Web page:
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Coach (NYSE:COH)

Q1 2012 Earnings Call

October 25, 2011 8:30 am ET

Executives

Jane Nielsen - Chief Financial Officer, Chief Accounting Officer and Executive Vice President

Michael Tucci - President of Retail Division - North America

Andrea Shaw Resnick - Senior Vice President of Investor Relations & Corporate Communications

Lew Frankfort - Chairman and Chief Executive Officer

Analysts

Paul Lejuez - Nomura Securities Co. Ltd., Research Division

Dana Lauren Telsey - Telsey Advisory Group LLC

Amanda Sigouin - Jefferies & Company, Inc., Research Division

Erika K. Maschmeyer - Robert W. Baird & Co. Incorporated, Research Division

David A. Schick - Stifel, Nicolaus & Co., Inc., Research Division

Faye I. Landes - Consumer Edge Research, LLC

Edward J. Yruma - KeyBanc Capital Markets Inc., Research Division

Lizabeth Dunn - Macquarie Research

Lorraine Maikis Hutchinson - BofA Merrill Lynch, Research Division

Kimberly C. Greenberger - Morgan Stanley, Research Division

Christine Chen - Needham & Company, LLC, Research Division

Robert S. Drbul - Barclays Capital, Research Division

Operator

Good day, and welcome to the Coach conference call. Today's call is being recorded. At this time, for opening remarks and introductions, I would like to turn the call over to Senior Vice President of Investor Relations and Corporate Communications at Coach, Ms. Andrea Shaw Resnick. You may begin.

Andrea Shaw Resnick

Good morning, and thank you for joining us. With me today to discuss our quarterly results are Lew Frankfort, Coach's Chairman and CEO; and Jane Nielsen, Coach's CFO. Mike Tucci, President of North American Retail, is also joining us for a holiday preview.

Before we begin, we must point out that this conference call will involve certain forward-looking statements, including projections for our business in the current or future quarters or fiscal years. These statements are based upon a number of continuing assumptions. Future results may differ materially from our current expectations based upon risks and uncertainties such as expected economic trends or our ability to anticipate consumer preferences. Please refer to our annual report on Form 10-K for a complete list of these risk factors. Also, please note that historical growth rates may not be indicative of future growth.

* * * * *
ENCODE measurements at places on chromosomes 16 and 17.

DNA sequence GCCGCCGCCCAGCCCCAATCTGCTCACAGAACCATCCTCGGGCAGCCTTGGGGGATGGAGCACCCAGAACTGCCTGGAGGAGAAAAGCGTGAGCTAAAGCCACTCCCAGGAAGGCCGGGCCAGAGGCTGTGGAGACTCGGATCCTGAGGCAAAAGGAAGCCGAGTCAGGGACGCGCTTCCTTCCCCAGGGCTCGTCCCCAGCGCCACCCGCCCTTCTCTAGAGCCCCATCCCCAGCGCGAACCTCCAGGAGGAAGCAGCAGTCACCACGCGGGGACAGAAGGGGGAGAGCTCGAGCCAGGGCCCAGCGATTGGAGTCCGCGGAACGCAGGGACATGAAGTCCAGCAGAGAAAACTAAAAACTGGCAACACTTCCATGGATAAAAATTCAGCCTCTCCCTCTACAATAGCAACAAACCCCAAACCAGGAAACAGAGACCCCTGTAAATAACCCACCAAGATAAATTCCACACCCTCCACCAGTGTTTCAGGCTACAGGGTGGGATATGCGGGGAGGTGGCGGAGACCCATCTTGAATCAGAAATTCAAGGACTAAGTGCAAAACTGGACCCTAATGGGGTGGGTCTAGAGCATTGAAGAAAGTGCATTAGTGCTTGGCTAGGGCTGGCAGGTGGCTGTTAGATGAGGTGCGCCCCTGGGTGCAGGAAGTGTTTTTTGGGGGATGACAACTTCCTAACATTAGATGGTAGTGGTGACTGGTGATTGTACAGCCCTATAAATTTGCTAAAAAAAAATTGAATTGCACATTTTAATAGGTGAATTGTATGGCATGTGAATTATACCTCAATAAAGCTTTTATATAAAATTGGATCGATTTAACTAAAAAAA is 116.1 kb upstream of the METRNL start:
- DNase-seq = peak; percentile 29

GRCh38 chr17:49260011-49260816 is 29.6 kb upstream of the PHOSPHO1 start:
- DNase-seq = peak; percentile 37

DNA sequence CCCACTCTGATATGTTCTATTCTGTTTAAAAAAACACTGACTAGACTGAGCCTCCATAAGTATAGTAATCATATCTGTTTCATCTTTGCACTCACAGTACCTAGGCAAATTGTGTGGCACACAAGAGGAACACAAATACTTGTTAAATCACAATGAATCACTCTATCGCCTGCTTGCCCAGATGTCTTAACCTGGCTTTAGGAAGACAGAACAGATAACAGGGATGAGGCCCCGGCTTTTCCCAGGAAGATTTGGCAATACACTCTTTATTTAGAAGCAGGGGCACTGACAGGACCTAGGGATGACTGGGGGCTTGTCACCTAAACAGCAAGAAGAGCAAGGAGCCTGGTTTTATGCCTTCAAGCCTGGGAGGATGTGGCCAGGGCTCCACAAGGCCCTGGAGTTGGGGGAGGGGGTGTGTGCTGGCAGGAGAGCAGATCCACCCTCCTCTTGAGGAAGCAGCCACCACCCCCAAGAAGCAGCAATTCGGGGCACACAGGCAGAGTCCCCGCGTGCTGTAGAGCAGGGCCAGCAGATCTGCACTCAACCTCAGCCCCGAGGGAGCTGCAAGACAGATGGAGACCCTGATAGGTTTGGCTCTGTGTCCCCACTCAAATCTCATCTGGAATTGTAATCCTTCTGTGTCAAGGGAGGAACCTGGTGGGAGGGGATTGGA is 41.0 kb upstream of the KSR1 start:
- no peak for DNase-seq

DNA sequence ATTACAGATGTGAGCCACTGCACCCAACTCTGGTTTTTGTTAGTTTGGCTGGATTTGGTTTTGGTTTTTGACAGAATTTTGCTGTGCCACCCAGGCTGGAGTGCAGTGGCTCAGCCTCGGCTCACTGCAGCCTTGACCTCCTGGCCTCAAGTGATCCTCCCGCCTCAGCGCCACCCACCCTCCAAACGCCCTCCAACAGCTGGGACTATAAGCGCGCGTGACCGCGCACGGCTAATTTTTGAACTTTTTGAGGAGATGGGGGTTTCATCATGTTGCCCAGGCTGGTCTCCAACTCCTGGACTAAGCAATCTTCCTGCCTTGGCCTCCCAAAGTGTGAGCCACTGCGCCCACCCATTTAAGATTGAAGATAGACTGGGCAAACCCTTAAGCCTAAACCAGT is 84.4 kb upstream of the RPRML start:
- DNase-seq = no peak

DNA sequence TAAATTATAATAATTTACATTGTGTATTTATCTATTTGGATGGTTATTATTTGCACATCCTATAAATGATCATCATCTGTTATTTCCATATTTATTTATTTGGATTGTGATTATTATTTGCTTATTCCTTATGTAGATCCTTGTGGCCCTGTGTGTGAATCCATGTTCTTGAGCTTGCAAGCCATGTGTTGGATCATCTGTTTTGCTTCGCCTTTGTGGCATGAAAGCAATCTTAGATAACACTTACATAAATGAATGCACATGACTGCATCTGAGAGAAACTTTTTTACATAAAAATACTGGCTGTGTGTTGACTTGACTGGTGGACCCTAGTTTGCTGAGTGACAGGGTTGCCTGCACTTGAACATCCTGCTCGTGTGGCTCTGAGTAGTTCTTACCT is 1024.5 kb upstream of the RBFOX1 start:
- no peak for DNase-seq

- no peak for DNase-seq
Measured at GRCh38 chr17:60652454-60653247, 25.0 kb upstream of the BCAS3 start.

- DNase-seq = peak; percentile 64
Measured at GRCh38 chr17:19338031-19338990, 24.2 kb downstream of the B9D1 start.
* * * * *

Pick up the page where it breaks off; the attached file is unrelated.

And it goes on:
Now let me outline the speakers and topics for this conference call. Lew Frankfort will begin with an overall summary of our first fiscal quarter 2012 results and will also discuss our progress in global initiatives. Mike Tucci will review our key programs for the holiday season. Jane Nielsen will conclude with details on financial and operational highlights for the quarter. Following that, we will hold a question-and-answer session where we will be joined by Jerry Stritzke, our President and Chief Operating Officer. This Q&A will end shortly before 9:30 a.m. We will then conclude with some brief summary comments.

I'd now like to introduce Lew Frankfort, Coach's Chairman and CEO.

Lew Frankfort

Good morning, and thank you, Andrea. And welcome, everyone. As noted in our press release, we posted another strong quarter, reflecting the global resonance of our brand proposition with both women and men, based on innovation, relevance and value, as well as the vitality of the category in all markets as our customers look to update their wardrobes through our fashion right, leather goods and lifestyle accessories.

In North America, we are continuing to grow our share of an expanding market, while in developing geographies, we are leveraging the inherent opportunity, investing in distribution and marketing initiatives. Beyond the top line, we are also very pleased with our high levels of profitability and substantial cash generation in Q1. Looking forward, and given the strength of our product pipeline, breadth of our assortment and shoppers' strong interest in accessories, gifts and self-purchase, Coach is clearly well positioned for another excellent holiday season.

While I will get into further detail of our current condition and the outlook of business shortly, I did want to take the time to review our quarter first. Some highlights were: first, net sales totaled $1.05 billion versus $912 million a year ago, an increase of 15%; second, earnings per share totaled $0.73, up 16% from prior year; third, direct-to-consumer sales, which now include our Singapore business rose 17% to $910 million from $777 million in the prior year on a comparable basis; fourth, North American same-store sales for the quarter rose 9.2% from prior year, while total store sales rose 15%; fifth, sales in Japan rose 1% on a constant currency basis and 10% in dollars; and finally, in China, we continue to generate very strong growth with the continuation of significant double-digit comps.

We're also very pleased to announce the acquisition of our domestic retail business in Taiwan, which is expected to occur in early January. During the quarter, we opened 2 North American retail stores, including one in the new market for Coach, Winnipeg in Canada, and the men's mall store in Garden State Plaza in New Jersey. Two retail stores were also closed. In addition, we opened 9 factory stores, including 8 men's stand-alone factory stores. At the end of the period, there were 345 full-priced and 152 factory stores in operation in North America.